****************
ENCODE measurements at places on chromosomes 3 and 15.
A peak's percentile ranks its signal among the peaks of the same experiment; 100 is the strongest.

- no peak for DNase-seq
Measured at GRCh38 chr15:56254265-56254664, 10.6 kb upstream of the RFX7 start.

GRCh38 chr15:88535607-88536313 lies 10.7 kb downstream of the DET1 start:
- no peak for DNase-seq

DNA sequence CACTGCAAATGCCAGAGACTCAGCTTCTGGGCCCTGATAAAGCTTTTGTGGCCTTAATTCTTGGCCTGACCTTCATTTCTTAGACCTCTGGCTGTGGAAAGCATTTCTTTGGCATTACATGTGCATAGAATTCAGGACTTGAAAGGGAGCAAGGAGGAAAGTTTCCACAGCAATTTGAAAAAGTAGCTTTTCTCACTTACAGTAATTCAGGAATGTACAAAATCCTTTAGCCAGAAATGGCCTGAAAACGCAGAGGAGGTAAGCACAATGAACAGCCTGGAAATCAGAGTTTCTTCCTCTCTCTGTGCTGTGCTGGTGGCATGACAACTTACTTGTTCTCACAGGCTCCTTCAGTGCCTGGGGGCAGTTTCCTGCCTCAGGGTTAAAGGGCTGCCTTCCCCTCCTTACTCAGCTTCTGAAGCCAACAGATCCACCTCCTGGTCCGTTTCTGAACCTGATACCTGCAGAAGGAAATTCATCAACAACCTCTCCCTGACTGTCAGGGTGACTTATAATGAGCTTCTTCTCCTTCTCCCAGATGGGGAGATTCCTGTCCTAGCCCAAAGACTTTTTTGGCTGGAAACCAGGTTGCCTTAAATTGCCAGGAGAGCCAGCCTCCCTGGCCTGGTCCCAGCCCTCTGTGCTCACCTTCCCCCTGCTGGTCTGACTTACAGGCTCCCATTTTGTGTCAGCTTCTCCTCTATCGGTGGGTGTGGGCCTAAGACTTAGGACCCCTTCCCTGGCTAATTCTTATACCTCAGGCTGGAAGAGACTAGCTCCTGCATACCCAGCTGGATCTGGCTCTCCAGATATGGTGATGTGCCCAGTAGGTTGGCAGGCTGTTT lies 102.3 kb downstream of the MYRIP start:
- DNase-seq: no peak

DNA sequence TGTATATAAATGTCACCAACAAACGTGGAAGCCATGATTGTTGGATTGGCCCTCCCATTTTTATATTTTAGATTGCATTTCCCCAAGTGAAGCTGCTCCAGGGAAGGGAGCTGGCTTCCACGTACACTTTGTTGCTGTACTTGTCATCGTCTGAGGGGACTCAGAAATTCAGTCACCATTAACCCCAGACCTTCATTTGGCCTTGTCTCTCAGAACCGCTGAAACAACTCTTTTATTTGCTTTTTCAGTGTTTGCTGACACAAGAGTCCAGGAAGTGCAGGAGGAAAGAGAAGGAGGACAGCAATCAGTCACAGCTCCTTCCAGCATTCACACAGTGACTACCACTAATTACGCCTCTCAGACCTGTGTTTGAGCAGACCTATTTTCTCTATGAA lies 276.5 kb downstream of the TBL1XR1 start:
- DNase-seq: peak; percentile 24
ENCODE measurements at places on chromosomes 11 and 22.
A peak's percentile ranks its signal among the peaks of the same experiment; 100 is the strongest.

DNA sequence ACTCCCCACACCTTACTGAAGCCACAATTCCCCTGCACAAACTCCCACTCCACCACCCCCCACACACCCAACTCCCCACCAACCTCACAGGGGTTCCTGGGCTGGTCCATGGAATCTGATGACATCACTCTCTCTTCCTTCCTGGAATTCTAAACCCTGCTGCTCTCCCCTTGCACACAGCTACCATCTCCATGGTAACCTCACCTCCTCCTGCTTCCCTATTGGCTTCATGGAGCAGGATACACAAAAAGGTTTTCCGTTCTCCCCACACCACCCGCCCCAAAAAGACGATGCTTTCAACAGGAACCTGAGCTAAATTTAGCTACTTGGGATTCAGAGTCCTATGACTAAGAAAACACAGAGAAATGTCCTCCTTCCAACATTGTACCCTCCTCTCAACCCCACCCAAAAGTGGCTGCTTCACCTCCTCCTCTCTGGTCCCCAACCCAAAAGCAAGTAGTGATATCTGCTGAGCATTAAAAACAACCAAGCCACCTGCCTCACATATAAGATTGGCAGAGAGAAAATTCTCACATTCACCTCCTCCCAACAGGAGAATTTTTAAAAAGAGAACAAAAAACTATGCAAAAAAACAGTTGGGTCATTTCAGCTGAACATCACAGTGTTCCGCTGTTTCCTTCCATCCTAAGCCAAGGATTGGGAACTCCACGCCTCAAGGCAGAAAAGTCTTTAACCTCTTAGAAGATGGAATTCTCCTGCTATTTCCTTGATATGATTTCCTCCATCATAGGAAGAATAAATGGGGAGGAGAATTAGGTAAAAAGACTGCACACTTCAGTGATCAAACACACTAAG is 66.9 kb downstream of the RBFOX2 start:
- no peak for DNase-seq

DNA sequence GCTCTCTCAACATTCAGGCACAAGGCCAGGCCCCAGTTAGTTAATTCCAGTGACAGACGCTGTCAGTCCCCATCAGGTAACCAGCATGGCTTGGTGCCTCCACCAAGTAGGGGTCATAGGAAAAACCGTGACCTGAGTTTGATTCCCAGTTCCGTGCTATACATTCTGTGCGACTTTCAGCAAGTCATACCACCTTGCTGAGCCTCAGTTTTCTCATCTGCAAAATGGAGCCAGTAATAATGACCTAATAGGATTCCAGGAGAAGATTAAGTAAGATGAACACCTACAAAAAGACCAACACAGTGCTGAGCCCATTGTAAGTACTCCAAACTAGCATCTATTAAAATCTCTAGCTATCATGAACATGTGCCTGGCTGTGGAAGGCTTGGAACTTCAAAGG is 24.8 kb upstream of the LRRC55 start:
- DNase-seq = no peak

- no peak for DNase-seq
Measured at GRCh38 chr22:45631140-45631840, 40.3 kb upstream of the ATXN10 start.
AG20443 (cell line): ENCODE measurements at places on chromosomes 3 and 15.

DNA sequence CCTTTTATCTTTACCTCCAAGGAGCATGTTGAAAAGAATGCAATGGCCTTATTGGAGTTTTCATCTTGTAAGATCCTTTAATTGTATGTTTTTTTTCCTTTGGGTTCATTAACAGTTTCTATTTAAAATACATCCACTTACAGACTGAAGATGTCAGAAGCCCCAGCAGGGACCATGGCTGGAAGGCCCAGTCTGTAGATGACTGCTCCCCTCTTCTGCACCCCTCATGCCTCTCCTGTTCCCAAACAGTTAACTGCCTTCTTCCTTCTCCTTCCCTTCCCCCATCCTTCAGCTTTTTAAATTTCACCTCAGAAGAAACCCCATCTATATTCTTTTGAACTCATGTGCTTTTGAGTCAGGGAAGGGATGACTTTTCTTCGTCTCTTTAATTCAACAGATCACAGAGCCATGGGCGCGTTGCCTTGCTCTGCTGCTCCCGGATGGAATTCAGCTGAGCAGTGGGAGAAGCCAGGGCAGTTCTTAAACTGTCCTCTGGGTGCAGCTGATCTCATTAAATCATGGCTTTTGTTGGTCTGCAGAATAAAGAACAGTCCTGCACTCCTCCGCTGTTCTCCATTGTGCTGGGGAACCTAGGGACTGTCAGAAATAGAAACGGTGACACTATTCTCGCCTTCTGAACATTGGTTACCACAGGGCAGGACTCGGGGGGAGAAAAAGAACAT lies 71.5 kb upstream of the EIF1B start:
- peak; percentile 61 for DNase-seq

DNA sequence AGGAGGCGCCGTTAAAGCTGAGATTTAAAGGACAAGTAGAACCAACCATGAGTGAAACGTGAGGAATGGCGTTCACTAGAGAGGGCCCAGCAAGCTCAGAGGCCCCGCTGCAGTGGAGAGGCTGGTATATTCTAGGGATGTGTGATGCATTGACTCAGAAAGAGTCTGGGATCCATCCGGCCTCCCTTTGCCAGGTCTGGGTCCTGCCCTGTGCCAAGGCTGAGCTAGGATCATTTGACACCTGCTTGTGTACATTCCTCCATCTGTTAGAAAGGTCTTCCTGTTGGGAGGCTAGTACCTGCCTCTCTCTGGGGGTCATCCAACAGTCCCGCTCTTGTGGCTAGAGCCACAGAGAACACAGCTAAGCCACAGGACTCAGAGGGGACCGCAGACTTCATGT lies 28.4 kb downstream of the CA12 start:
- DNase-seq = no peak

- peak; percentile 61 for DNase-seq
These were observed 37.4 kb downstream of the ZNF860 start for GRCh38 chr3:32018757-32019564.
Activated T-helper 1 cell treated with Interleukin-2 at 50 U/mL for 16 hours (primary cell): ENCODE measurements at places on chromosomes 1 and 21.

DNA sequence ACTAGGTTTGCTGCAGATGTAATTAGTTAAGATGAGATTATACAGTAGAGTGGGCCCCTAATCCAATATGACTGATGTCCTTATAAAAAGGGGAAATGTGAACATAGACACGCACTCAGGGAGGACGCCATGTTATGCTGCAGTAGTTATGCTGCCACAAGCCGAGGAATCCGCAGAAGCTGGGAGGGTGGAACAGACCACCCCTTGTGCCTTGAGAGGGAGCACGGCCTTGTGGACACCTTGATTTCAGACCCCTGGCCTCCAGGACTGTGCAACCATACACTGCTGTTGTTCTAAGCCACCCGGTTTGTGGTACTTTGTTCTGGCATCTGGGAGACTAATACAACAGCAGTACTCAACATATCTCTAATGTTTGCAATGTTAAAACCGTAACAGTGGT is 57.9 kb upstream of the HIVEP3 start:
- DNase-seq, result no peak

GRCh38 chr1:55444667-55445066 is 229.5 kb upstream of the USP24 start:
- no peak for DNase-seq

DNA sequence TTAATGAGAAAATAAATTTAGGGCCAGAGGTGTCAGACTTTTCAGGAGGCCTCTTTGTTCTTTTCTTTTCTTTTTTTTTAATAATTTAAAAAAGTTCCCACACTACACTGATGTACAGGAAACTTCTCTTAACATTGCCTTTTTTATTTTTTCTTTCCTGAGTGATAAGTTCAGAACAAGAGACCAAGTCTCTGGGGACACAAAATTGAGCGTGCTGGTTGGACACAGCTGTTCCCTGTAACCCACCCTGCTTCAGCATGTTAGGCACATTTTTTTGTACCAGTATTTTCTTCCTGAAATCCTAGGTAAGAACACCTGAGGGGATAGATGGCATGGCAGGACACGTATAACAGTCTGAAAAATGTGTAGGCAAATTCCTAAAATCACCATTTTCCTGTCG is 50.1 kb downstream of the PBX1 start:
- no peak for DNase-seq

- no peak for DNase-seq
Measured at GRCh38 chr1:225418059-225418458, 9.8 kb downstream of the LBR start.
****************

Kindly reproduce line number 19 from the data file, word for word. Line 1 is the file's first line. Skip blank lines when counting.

AG20443 (cell line): ENCODE measurements at places on chromosomes 3 and 15.